Part 2 of our extraordinary day at Vermilion Cliffs National Monument in northern Arizona continues at White Pocket. If you missed Part 1, check out my post on South Coyote Buttes. I doubted that anything could match up to the geological wonders we saw at South Coyote Buttes. But then… there was White Pocket, another beautiful freak of nature. I’m really happy we saw both places on our combo excursion with Kanab-based Dreamland Safari Tours. I still can’t decide which one I liked better. Take a look…
As I mentioned in my previous post, South Coyote Buttes and White Pocket (only 5ish miles away) are hellishly difficult to get to. The 50 miles roundtrip driving (after the pavement ends) on deeply rutted and sandy roads is impossible for most people’s cars and driving skills. Trust me, leave it to an expert.
The good news is that unlike The Wave and South Coyote Buttes, a permit is not required for White Pocket. Also, once you get to the trailhead parking (about a 2.5 hour drive from Kanab, Utah) the hike to the rock formations is only about .5 miles and super easy. At the end of the sand path, there is no fixed trail, just a vast expanse of crazy nature that begs for exploring, playing, and letting imaginations run wild.
White Pocket is very close to South Coyote Buttes so I was surprised that the geological structures and colours are quite different. As the name implies, there is an abundance of almost white Navajo sandstone. To me, it looks like elephant skin, but I looked it up and the correct term is polygonal cracks, the result of weathering and expansion. “Pocket” refers to the beautiful little indentations that are filled with water during certain times of the year.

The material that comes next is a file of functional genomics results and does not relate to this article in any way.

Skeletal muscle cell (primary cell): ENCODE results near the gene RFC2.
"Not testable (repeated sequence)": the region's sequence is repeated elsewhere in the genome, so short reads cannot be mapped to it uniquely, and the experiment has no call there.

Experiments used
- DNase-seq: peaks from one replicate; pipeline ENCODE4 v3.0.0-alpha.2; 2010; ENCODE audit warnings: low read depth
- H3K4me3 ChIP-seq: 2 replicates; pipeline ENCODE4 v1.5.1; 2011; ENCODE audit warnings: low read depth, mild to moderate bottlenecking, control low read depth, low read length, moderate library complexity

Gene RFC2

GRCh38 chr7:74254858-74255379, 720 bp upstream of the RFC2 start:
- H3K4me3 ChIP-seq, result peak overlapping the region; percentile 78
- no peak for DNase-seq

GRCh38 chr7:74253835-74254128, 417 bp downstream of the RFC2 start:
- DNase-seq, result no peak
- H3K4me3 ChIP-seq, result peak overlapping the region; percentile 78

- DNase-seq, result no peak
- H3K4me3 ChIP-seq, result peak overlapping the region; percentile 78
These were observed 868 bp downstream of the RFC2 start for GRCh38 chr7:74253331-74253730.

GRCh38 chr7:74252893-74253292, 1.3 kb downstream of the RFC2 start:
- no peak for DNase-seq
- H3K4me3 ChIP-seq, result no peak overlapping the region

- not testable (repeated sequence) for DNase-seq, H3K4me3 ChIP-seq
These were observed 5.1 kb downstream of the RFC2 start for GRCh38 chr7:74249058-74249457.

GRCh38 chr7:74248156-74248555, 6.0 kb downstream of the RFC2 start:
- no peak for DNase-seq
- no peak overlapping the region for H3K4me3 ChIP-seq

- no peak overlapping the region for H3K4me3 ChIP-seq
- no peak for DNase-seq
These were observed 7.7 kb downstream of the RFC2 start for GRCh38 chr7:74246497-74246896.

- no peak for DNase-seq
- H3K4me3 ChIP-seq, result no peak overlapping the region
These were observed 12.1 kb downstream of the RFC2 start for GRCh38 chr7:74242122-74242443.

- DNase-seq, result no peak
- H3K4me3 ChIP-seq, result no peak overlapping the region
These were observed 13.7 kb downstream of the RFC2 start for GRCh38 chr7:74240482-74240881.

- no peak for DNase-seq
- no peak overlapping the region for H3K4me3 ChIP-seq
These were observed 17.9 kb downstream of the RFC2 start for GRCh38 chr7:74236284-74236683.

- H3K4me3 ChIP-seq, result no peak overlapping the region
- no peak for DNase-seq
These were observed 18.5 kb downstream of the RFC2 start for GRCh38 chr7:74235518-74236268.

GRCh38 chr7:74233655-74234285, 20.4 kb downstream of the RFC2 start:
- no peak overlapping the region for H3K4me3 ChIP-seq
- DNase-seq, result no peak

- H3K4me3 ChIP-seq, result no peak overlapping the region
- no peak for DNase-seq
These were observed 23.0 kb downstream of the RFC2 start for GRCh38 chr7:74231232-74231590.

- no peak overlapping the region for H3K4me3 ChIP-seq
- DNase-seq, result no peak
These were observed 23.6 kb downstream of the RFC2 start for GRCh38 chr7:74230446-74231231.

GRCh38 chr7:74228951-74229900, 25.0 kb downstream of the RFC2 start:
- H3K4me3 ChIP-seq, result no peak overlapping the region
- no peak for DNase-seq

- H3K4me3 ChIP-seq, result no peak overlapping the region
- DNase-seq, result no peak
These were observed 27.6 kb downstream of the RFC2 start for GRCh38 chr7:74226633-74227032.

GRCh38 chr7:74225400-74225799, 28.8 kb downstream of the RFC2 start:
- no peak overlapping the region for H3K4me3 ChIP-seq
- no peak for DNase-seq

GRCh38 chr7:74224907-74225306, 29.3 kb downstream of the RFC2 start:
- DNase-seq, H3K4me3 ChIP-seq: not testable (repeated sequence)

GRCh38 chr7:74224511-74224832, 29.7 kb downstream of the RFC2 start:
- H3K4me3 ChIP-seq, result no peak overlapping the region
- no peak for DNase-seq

I love the scene below. Doesn’t it looks like an alien planet that Captain Kirk might have beamed down to? The pink striations and swirls are caused by the oxidation of iron-bearing minerals.
Speaking of otherworldly, check out what I call the “rock vortex”. We might have missed this brilliant piece of erosion without Marjorie, our guide.
The striation patterns provide some very cool optical illusions. In the photo below it looks like I’m crouching on a ledge at the edge of a steep slope. In reality, there’s no ledge and just one continuous, extremely gentle slope.
There was something about White Pocket that brought out the playfulness in us. As I looked over to a gorgeous wall of orange-hued sandstone, Mike was engaged in a spontaneous yoga session. I soon joined in. Our poses are a bit wonky, but don’t our blue shirts look fetching against the stone? It wasn’t planned that way, really.
Our fabulous day at South Coyote Buttes and White Pocket was over way too soon. It had me itching for more. Marjorie read my mind when she told me about Dreamland Safari multi-day excursions with camping at White Pocket. Hmm, now that would be dreamy!
For more information about logistics and permits, please see my South Coyote Buttes post.
Upcoming posts will feature hiking in Bryce and Zion national parks.
Pingback: Yant Flat, Dixie National Forest, Utah: Sandstone Drama | Writes of Passage
LikeLiked by 1 person
“Beautiful freak of nature”–love that phrase; I’m going to have to adopt that one. Absolutely stunning! I keep staring at that optical illusion photo, trying to convince myself (unsuccessfully, I might add!) it’s not a ledge. Thanks to you, the list of places I hope to experience someday grows longer and longer.
LikeLiked by 1 person